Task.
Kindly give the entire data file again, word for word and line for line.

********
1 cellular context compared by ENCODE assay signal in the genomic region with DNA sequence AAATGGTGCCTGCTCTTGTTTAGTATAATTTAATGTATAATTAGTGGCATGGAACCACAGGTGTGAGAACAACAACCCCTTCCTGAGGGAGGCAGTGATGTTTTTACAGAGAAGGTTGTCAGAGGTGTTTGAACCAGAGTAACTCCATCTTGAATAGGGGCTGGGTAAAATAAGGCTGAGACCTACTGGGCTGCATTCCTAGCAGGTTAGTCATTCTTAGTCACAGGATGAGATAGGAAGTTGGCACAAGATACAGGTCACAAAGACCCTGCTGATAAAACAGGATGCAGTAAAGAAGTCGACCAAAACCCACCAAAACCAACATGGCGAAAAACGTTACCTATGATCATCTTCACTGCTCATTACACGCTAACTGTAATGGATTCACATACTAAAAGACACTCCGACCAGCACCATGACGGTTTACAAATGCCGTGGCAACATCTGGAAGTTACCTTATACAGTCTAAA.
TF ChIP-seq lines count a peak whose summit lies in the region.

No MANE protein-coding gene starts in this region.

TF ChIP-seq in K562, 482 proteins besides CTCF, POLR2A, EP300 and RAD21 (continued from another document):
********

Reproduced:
1 cellular context compared by ENCODE assay signal in the genomic region with DNA sequence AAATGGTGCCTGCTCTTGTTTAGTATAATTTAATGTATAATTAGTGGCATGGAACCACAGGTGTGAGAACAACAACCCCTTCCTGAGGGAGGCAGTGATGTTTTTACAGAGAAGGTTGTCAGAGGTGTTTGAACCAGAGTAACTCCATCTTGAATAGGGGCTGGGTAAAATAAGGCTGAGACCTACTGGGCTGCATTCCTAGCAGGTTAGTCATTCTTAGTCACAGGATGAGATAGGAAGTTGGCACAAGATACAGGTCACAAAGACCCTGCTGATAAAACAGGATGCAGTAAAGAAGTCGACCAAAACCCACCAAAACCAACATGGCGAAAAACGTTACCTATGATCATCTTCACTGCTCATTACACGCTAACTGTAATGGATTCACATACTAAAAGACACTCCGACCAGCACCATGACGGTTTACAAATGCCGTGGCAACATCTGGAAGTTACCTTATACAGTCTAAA.
TF ChIP-seq lines count a peak whose summit lies in the region.

No MANE protein-coding gene starts in this region.

TF ChIP-seq in K562, 482 proteins besides CTCF, POLR2A, EP300 and RAD21 (continued from another document):